The truly self-financed guerrilla shorts by a pack of filmmakers chasing in and around their beloved Turin Area
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When sweethearts live apart, dreams and reality are mixed together
Déjà Vu is the story of a LAT (Living Apart Together) couple of our time: being in love, their dreams and reality are always connected in some way but when they have the chance to share the same apartment, things start changing. They really don't know the reason of such a crisis: their thoughts don't meet up anymore until the end, when it's too late.
During 2012, Déjà Vu has been screened on Coming Soon Television (Italy) and it has been admitted to the
The film is also available in Italian.
Déjà Vu was filmed in Turin during fifteen hours on Sunday 16th October 2011, set in a contemporary flat and in a wonderful industrial archaeological park nearby.
Déjà Vu is the first short film written and directed by Carlo Perassi.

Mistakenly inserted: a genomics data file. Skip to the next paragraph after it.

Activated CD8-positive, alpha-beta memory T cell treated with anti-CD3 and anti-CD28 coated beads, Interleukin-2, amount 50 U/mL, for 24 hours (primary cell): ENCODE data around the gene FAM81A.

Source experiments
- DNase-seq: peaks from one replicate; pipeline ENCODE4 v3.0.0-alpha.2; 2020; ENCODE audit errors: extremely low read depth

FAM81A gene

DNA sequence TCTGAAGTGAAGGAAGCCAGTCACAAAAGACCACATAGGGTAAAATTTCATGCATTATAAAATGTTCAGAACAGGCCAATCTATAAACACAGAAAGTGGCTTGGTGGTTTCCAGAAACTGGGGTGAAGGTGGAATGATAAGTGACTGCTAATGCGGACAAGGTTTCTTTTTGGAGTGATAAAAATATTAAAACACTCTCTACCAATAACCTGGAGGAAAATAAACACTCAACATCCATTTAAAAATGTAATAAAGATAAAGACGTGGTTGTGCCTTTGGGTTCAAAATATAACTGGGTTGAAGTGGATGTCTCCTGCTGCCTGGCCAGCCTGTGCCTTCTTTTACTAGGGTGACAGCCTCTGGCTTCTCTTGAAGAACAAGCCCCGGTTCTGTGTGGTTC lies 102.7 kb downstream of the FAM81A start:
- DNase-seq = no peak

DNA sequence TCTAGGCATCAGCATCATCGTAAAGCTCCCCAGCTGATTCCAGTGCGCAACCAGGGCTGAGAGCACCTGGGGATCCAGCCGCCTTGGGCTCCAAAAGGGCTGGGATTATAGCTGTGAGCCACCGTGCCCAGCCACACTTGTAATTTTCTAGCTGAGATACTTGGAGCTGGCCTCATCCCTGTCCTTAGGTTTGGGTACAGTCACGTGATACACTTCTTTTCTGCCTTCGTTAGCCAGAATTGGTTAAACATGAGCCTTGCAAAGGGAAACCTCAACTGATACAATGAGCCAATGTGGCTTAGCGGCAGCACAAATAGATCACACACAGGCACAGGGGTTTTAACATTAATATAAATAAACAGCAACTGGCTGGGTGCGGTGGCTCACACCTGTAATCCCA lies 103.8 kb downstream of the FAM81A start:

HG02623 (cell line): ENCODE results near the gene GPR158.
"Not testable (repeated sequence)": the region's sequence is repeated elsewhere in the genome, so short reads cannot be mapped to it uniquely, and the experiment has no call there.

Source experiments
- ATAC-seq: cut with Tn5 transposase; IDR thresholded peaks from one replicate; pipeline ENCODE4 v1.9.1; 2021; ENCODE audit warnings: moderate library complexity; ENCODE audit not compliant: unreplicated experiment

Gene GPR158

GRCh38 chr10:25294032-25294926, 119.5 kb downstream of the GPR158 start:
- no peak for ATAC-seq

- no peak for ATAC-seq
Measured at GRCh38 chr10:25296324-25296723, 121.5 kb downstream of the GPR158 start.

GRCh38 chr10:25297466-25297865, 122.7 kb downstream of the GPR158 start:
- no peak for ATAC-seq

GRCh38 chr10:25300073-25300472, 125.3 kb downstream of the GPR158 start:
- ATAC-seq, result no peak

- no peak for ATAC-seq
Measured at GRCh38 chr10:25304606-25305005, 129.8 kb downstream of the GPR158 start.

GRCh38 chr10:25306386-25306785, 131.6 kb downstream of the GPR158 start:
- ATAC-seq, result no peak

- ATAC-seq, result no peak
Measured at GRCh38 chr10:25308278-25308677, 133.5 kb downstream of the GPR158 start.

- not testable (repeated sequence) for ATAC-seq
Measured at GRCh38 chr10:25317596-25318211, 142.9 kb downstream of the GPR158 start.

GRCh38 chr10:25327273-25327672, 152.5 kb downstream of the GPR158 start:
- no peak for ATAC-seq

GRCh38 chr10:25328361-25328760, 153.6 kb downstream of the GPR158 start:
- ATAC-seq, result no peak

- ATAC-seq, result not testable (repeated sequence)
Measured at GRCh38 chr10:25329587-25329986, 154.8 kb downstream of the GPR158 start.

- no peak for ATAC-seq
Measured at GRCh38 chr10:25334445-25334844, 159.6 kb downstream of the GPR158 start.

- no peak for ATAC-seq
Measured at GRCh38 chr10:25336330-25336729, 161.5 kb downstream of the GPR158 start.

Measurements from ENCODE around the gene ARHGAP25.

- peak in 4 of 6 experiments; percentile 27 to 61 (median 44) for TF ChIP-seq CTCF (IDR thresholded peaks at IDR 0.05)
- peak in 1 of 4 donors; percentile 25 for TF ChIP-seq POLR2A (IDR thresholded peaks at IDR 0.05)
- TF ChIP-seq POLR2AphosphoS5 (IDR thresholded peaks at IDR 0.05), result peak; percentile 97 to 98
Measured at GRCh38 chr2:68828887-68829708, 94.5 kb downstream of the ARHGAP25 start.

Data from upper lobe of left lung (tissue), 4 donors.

Déjà Vu is © 2011 - 2012 by Carlo Perassi and is licensed under a Creative Commons Attribution-ShareAlike 3.0 Unported License.
Unit Still Photographer: Massimo Rossi; Camera Operator: Edoardo Bartoccetti; Camera Assistant: Lorenzo De Marchi; SteadyCam Operator: Massimo Rossi; Compositing Assistant: Luigi Naro; Colorist: Massimo Rossi; Production Sound Mixer: Gian Nicola Beraldo; Italian Voice Over Recording: Renato Giannattasio - DRSound Studio; Freesound Foley Artists: Tommaso Berardocco, Robert Gacek (FX Pro Sound), Damien Hansen-Devaux, Richard Humphries (Takoma Park Media Group Inc), Tim Kahn and klankbeeld; Red One Camera and Lighting: Salt & Lemon Srl; Make-up Artist: Roberta Lucatorto; English Proofreading: Vivien Bamforth and Piero 'Ali' Passatore; Italian Proofreading: Massimo Rossi; Graphic Designer: Luca Goria; Flat: Carlo Corda and Nunzia Diaferio.
Release date: January 2012; Running time: 5m26s minutes; Country: Italy; Language: English.
The idea of this short came up in August. Then we filmed it on October 16th and its post production ended in December. The whole period was one of the hardest times of my life.
The original story described more traditional locations: a 19th Century house and a classical urban park. But I changed my mind after having seen such a beautiful contemporary flat and the wonderful industrial archaeological park nearby. The landscape of Turin is so unusual and the idea of a girl running among huge orange-painted steel pillars is much more interesting than the classical scene of her walking fast amidst the trees of a European public park.Director's Statement
Copyright © 2011 by Carlo Perassi